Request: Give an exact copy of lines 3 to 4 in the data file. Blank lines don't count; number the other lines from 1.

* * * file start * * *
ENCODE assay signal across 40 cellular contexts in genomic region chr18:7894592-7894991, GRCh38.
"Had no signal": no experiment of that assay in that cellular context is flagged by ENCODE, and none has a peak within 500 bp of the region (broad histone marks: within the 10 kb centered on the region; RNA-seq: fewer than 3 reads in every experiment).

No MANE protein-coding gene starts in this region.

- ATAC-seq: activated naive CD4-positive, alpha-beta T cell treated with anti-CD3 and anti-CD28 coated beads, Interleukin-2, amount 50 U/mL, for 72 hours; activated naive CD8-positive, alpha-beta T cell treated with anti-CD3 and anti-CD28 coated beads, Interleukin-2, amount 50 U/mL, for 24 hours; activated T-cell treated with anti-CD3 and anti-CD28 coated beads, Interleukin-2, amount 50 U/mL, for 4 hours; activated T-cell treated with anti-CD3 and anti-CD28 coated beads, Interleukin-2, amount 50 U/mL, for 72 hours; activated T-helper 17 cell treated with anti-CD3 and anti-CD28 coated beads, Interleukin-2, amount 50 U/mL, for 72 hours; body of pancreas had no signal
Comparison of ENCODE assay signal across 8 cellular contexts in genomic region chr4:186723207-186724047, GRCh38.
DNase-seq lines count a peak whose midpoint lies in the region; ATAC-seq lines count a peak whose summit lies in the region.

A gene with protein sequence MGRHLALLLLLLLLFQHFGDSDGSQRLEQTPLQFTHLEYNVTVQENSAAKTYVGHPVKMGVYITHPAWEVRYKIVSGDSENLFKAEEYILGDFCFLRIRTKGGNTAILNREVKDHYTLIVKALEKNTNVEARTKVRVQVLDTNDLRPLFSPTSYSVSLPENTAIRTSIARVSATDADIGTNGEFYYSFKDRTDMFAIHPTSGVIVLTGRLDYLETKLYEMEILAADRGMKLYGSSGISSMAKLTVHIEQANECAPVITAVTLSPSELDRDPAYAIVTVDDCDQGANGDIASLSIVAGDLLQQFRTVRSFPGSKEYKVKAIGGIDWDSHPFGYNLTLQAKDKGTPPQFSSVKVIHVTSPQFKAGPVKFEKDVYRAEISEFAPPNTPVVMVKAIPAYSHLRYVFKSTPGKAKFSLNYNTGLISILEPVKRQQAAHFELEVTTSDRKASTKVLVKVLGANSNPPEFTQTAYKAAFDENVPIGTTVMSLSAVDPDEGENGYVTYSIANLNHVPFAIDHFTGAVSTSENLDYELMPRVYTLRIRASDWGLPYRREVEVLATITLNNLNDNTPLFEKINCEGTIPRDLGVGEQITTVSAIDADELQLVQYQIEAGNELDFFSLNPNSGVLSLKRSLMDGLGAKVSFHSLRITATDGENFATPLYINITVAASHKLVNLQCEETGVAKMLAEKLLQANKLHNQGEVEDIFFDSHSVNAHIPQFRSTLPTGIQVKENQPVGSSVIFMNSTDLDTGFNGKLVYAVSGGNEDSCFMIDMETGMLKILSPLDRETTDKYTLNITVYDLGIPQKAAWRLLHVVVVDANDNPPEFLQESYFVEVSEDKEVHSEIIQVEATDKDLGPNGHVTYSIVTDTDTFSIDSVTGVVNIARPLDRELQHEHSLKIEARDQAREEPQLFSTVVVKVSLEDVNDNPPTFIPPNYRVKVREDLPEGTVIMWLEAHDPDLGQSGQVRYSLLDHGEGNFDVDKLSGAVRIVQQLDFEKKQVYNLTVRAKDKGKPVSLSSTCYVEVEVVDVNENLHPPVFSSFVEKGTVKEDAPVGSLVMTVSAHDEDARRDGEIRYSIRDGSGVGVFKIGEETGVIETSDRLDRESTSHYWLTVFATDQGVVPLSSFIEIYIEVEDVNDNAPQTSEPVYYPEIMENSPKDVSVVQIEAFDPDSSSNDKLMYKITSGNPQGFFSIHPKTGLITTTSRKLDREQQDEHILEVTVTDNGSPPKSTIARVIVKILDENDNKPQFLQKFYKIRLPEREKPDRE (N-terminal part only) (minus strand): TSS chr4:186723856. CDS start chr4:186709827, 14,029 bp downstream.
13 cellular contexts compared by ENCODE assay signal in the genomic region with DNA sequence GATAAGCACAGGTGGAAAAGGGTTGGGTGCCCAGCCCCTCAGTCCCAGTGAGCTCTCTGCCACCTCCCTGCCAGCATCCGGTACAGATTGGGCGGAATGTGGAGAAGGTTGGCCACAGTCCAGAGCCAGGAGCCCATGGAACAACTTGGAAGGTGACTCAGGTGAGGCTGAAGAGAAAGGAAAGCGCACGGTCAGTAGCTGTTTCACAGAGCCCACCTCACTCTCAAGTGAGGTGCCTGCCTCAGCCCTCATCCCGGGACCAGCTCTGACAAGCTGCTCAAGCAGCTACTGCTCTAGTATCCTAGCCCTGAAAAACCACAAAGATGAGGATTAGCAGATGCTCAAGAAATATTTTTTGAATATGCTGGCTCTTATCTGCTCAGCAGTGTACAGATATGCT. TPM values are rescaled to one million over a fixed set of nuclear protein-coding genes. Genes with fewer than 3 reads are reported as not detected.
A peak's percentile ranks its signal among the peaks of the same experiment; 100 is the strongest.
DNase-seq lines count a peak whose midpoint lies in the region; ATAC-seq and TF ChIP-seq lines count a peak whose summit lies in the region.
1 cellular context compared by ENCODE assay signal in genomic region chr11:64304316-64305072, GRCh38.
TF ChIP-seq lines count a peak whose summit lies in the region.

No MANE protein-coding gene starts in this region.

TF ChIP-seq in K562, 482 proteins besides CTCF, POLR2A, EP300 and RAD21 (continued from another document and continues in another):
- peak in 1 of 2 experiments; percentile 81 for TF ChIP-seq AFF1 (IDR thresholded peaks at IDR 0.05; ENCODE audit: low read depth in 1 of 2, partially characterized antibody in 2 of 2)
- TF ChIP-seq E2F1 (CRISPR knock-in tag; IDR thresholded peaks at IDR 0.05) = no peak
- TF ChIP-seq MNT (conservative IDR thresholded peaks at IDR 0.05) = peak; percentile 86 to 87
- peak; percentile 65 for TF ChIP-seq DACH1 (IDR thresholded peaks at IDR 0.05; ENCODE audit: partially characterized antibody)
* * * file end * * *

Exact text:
No MANE protein-coding gene starts in this region.

- ATAC-seq: activated naive CD4-positive, alpha-beta T cell treated with anti-CD3 and anti-CD28 coated beads, Interleukin-2, amount 50 U/mL, for 72 hours; activated naive CD8-positive, alpha-beta T cell treated with anti-CD3 and anti-CD28 coated beads, Interleukin-2, amount 50 U/mL, for 24 hours; activated T-cell treated with anti-CD3 and anti-CD28 coated beads, Interleukin-2, amount 50 U/mL, for 4 hours; activated T-cell treated with anti-CD3 and anti-CD28 coated beads, Interleukin-2, amount 50 U/mL, for 72 hours; activated T-helper 17 cell treated with anti-CD3 and anti-CD28 coated beads, Interleukin-2, amount 50 U/mL, for 72 hours; body of pancreas had no signal